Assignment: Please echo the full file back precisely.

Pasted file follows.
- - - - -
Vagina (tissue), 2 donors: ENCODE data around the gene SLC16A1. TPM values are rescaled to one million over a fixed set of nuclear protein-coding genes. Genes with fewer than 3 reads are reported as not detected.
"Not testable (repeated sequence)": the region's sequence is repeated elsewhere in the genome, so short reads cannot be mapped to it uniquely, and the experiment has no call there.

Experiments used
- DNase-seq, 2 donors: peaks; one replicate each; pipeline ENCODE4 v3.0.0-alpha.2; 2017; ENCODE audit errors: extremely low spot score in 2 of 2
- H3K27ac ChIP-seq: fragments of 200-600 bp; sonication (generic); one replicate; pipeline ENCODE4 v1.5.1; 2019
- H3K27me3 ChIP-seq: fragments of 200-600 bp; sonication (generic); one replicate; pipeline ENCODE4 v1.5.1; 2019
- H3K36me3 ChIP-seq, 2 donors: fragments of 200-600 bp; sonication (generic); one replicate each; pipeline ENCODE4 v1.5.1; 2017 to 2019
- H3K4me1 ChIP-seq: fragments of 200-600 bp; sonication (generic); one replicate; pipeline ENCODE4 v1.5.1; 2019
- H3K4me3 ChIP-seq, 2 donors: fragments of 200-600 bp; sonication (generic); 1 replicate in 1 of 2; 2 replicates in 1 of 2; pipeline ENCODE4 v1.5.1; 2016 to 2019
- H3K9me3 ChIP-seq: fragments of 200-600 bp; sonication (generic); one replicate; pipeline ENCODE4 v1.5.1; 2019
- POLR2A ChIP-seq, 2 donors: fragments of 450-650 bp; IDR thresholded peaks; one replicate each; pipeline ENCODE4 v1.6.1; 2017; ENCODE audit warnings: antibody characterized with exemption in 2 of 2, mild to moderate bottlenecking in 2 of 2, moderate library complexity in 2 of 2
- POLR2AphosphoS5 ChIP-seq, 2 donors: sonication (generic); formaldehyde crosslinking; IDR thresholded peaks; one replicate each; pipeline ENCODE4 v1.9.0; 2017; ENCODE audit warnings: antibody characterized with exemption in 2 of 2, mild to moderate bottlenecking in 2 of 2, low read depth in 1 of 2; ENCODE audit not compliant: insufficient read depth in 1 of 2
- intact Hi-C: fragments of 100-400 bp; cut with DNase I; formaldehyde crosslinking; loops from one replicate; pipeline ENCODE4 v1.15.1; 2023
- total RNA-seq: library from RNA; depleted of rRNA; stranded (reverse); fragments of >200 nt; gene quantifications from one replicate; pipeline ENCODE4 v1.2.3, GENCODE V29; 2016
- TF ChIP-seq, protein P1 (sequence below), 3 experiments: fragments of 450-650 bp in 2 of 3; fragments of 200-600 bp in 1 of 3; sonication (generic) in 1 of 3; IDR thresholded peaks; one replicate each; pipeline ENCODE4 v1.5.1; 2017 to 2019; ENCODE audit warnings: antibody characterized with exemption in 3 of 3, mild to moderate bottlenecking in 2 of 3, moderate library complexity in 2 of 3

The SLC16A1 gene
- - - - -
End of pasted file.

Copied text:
Vagina (tissue), 2 donors: ENCODE data around the gene SLC16A1. TPM values are rescaled to one million over a fixed set of nuclear protein-coding genes. Genes with fewer than 3 reads are reported as not detected.
"Not testable (repeated sequence)": the region's sequence is repeated elsewhere in the genome, so short reads cannot be mapped to it uniquely, and the experiment has no call there.

Experiments used
- DNase-seq, 2 donors: peaks; one replicate each; pipeline ENCODE4 v3.0.0-alpha.2; 2017; ENCODE audit errors: extremely low spot score in 2 of 2
- H3K27ac ChIP-seq: fragments of 200-600 bp; sonication (generic); one replicate; pipeline ENCODE4 v1.5.1; 2019
- H3K27me3 ChIP-seq: fragments of 200-600 bp; sonication (generic); one replicate; pipeline ENCODE4 v1.5.1; 2019
- H3K36me3 ChIP-seq, 2 donors: fragments of 200-600 bp; sonication (generic); one replicate each; pipeline ENCODE4 v1.5.1; 2017 to 2019
- H3K4me1 ChIP-seq: fragments of 200-600 bp; sonication (generic); one replicate; pipeline ENCODE4 v1.5.1; 2019
- H3K4me3 ChIP-seq, 2 donors: fragments of 200-600 bp; sonication (generic); 1 replicate in 1 of 2; 2 replicates in 1 of 2; pipeline ENCODE4 v1.5.1; 2016 to 2019
- H3K9me3 ChIP-seq: fragments of 200-600 bp; sonication (generic); one replicate; pipeline ENCODE4 v1.5.1; 2019
- POLR2A ChIP-seq, 2 donors: fragments of 450-650 bp; IDR thresholded peaks; one replicate each; pipeline ENCODE4 v1.6.1; 2017; ENCODE audit warnings: antibody characterized with exemption in 2 of 2, mild to moderate bottlenecking in 2 of 2, moderate library complexity in 2 of 2
- POLR2AphosphoS5 ChIP-seq, 2 donors: sonication (generic); formaldehyde crosslinking; IDR thresholded peaks; one replicate each; pipeline ENCODE4 v1.9.0; 2017; ENCODE audit warnings: antibody characterized with exemption in 2 of 2, mild to moderate bottlenecking in 2 of 2, low read depth in 1 of 2; ENCODE audit not compliant: insufficient read depth in 1 of 2
- intact Hi-C: fragments of 100-400 bp; cut with DNase I; formaldehyde crosslinking; loops from one replicate; pipeline ENCODE4 v1.15.1; 2023
- total RNA-seq: library from RNA; depleted of rRNA; stranded (reverse); fragments of >200 nt; gene quantifications from one replicate; pipeline ENCODE4 v1.2.3, GENCODE V29; 2016
- TF ChIP-seq, protein P1 (sequence below), 3 experiments: fragments of 450-650 bp in 2 of 3; fragments of 200-600 bp in 1 of 3; sonication (generic) in 1 of 3; IDR thresholded peaks; one replicate each; pipeline ENCODE4 v1.5.1; 2017 to 2019; ENCODE audit warnings: antibody characterized with exemption in 3 of 3, mild to moderate bottlenecking in 2 of 3, moderate library complexity in 2 of 3

The SLC16A1 gene